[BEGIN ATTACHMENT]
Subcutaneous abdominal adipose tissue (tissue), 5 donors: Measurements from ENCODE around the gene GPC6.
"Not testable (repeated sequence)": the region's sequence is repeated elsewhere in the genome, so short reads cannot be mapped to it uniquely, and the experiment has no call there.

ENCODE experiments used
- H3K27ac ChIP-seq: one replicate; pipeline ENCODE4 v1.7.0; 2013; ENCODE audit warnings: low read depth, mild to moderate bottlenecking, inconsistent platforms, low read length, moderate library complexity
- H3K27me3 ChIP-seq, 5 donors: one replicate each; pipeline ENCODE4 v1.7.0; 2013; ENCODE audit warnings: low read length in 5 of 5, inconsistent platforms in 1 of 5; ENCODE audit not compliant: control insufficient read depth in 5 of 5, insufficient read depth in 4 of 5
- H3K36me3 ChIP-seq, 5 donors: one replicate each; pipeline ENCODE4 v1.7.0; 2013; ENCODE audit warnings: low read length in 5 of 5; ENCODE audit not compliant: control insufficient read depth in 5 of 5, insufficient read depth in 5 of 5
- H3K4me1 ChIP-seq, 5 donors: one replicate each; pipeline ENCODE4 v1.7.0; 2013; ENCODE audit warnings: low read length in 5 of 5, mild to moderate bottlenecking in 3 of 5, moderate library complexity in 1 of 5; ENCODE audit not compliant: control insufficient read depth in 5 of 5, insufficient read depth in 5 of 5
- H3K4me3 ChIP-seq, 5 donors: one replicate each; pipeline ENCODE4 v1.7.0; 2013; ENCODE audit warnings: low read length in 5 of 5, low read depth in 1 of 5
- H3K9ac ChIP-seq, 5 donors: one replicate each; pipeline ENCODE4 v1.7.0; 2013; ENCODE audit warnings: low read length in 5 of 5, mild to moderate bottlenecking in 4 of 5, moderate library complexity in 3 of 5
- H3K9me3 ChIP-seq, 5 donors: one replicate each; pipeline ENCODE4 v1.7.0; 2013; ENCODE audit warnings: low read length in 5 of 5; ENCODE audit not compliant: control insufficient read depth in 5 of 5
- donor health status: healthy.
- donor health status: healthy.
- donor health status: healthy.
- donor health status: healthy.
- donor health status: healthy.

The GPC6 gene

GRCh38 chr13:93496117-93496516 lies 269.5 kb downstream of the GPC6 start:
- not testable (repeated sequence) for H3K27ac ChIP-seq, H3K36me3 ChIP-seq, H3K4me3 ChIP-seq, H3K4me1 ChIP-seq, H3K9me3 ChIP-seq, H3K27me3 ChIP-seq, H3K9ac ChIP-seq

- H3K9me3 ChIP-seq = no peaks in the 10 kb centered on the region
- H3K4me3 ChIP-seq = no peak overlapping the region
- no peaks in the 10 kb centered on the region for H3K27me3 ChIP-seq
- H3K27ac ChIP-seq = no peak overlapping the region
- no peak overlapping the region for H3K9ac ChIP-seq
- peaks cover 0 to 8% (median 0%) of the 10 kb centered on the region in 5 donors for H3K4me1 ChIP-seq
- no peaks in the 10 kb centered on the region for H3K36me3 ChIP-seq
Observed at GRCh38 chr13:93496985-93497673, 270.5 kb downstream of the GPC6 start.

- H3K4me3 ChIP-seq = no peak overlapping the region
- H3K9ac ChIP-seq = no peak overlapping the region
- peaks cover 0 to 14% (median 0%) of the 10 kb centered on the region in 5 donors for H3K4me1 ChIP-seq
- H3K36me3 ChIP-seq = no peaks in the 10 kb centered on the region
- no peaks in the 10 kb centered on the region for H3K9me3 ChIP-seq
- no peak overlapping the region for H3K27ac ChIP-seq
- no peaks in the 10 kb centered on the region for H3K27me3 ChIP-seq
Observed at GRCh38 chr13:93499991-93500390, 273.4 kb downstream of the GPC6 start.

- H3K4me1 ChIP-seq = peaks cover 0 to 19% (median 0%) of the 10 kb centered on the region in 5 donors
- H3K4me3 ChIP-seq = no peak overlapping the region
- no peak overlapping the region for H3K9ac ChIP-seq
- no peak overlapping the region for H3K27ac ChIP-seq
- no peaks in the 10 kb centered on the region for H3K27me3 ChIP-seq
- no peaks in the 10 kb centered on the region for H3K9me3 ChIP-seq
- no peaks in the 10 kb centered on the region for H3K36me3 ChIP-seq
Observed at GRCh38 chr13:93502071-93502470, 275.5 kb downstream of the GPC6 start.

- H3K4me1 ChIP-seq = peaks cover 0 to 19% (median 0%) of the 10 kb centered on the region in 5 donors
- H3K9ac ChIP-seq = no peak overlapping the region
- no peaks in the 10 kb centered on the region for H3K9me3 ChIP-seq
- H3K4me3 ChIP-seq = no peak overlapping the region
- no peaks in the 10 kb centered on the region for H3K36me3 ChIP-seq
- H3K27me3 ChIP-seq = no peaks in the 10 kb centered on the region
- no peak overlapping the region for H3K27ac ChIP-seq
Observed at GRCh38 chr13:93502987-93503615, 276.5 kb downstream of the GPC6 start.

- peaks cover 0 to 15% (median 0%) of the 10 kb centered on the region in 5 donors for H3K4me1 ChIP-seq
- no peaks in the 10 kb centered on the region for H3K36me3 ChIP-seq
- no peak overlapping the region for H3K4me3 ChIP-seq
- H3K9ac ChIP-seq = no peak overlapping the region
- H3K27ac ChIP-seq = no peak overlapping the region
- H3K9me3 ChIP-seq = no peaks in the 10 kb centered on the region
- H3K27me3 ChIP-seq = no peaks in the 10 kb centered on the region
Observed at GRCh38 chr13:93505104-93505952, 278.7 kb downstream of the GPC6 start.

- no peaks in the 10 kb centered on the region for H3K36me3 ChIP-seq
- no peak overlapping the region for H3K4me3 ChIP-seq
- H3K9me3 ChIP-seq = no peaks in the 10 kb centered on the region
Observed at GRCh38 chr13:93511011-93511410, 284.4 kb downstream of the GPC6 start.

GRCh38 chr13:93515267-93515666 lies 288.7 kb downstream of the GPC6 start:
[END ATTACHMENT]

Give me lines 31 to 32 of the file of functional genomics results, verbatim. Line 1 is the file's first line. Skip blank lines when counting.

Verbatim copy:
- no peaks in the 10 kb centered on the region for H3K9me3 ChIP-seq
- no peak overlapping the region for H3K27ac ChIP-seq